Risk: Factions Review
Risk: Factions box art
System: X360 Review Rating Legend
Dev: Stainless Games 1.0 - 1.9 = Avoid 4.0 - 4.4 = Great
Pub: Electronic Arts 2.0 - 2.4 = Poor 4.5 - 4.9 = Must Buy
Release: June 23, 2010 2.5 - 2.9 = Average 5.0 = The Best
Players: 1-5 3.0 - 3.4 = Fair
ESRB Rating: Everyone 10+ 3.5 - 3.9 = Good
Rule the World
by Robert VerBruggen

It’s pretty hard to completely botch a video-game adaptation of a board game. All developers really need to do is program in the game’s rules, add some spiffy animations, and make sure everything runs smoothly.

Risk: Factions screenshot

As far as that goes, Risk: Factions gets the job done. If all you want is Risk on your Xbox, this is a great buy. The controls are intuitive enough that even your non-gamer friends can play, and all your old strategies still work. But beyond these basics, the game is a failure. Apparently, the developers just don’t understand what makes Risk so great.

For the few of you who have never played Risk before, the idea is that you control an army, and your goal is to conquer the world (in classic Risk) or accomplish various other goals (in newer, mission-based forms of Risk). Each turn has three phases. First, you place some new troops on the territories you already own; you get bonus men for controlling entire continents. Then, you attack other players whose territories border yours, and the outcome of each round of battle is determined by a roll of the dice. Finally, you move some troops between your countries to put them where they’re most needed. If you conquer at least one country in a turn, you get a card, which explains a bonus you can cash in on your next turn.

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As everyone who’s ever played it knows, Risk isn’t all that exciting in and of itself. Mostly, it entails watching other people roll dice. There are two things that make it a lot of fun, though. The first is that it gives you time to interact with your fellow players. The second is that the central concept of the game -- to brutally and completely obliterate every other army on the planet and rule the world -- speaks to something deep and disturbing in the human psyche.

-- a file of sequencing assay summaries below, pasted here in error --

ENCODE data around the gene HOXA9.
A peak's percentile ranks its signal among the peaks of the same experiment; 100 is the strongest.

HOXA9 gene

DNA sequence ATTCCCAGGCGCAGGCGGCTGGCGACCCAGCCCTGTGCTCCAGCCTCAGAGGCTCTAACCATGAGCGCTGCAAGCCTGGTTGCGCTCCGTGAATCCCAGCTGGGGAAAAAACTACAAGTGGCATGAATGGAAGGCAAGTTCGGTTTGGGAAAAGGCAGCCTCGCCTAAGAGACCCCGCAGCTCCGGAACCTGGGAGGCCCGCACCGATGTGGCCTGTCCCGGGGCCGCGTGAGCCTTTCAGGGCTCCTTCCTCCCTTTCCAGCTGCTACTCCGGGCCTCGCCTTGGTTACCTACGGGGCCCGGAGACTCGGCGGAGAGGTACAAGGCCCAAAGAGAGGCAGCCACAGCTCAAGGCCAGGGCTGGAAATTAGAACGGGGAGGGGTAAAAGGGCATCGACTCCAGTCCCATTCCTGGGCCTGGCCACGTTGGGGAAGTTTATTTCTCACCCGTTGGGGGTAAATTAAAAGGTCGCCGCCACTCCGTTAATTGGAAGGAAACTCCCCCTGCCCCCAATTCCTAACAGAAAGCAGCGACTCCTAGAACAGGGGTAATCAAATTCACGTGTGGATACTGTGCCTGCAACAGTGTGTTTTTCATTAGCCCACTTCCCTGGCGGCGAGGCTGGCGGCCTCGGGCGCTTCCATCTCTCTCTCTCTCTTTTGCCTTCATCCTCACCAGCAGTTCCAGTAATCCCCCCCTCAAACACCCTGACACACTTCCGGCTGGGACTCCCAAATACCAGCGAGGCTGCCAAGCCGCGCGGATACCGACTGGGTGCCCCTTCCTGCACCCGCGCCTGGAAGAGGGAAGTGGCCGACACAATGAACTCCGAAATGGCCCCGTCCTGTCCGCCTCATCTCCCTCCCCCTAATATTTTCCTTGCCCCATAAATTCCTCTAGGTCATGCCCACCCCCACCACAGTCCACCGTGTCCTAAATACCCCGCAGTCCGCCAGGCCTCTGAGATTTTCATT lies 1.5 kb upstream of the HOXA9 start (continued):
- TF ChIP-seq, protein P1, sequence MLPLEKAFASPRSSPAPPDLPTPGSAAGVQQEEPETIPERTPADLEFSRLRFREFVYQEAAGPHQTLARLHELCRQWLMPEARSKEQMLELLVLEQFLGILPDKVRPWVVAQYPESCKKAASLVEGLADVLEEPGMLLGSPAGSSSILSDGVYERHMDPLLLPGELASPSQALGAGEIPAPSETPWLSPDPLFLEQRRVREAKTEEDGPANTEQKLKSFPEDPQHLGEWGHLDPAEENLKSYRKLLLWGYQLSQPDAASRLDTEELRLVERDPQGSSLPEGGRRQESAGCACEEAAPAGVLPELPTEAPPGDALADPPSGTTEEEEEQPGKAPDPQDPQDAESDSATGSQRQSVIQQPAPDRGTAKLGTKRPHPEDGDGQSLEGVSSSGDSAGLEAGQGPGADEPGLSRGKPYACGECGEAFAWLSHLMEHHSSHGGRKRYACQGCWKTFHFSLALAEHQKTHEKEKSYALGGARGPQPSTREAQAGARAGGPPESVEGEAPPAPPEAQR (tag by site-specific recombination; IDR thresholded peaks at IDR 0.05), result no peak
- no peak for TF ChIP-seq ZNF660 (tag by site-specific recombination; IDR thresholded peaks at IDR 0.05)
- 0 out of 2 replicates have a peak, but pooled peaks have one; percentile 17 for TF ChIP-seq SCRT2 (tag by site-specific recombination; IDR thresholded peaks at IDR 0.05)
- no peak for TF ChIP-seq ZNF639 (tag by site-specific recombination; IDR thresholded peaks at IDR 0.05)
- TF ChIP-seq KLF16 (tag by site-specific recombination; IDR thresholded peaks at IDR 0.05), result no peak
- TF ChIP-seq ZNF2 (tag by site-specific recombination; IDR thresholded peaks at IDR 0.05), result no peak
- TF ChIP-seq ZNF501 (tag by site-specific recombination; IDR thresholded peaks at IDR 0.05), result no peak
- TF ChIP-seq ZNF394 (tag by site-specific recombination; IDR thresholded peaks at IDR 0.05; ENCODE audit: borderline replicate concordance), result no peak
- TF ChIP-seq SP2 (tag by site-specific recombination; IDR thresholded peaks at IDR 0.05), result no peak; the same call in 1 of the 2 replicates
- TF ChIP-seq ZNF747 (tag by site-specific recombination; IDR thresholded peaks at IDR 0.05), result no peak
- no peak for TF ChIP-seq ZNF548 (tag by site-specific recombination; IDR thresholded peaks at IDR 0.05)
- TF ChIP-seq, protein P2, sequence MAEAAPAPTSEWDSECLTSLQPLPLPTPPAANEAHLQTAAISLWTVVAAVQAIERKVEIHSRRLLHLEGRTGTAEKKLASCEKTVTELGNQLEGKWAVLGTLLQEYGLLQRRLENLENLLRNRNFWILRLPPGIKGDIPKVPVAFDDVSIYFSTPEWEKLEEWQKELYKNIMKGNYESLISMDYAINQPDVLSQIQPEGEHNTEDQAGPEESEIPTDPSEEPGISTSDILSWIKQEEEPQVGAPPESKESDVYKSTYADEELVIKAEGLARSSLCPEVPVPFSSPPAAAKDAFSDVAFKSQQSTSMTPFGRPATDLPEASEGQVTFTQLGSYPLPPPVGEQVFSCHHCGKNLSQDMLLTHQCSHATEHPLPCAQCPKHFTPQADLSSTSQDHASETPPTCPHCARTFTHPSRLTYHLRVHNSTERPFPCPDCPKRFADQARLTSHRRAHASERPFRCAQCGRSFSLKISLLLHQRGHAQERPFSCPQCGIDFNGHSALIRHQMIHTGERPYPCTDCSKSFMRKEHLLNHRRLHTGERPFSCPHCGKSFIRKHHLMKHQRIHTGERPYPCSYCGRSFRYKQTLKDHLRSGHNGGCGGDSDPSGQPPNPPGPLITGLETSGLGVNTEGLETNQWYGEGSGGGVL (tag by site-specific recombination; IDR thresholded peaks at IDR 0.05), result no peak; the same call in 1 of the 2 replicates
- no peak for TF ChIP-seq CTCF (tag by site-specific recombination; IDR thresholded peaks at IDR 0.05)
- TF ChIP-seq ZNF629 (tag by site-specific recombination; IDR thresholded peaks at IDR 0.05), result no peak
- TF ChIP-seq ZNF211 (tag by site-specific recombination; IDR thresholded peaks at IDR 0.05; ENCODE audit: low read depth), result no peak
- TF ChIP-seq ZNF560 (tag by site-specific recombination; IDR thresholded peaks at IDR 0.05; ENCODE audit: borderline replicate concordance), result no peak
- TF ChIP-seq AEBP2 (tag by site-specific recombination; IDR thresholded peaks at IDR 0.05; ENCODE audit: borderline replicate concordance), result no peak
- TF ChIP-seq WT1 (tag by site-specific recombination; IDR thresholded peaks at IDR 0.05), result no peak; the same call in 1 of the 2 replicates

Risk: Factions screenshot

The single-player campaign is short (five missions), but because it lacks social interaction, it’s tedious and painfully boring nonetheless. These missions teach you how to use the new bells and whistles that come with this version of the game (more on those later), but the bottom line is that no one wants to play Risk by themselves for hours. There’s just not enough action.

Most players will spend the majority of their time online, either playing against friends or taking on any strangers who show up. Fortunately, enough people are playing that it’s not hard to get a match going, and if not enough players show up, the game provides bots. It’s not long, however, before you realize something is missing: no one seems to use their headsets. When these games start, they have up to five players in them, meaning that you spend up to four-fifths of your time watching other people play. (Unlike in the board game, you don’t have to roll dice when other people attack you, so there’s absolutely nothing to do between turns.) The option to strike up a conversation would really help here, but all you can do is watch other people distribute their men and attack.

Risk: Factions screenshot

The fierce spirit of world domination is gone from this adaptation, too, thanks to the ridiculous graphics and animations. The cutscenes look and sound more like Saturday-morning cartoons than war footage, and every time you roll the dice, you watch an animation of the factions attacking each other whimsically. Speaking of factions, they include cats, zombies, humans, robots, and Yetis. (They’re just graphical replacements; they don’t have different abilities or anything.) Sometimes the zombies attack by puking on their enemies.

Screenshots / Images
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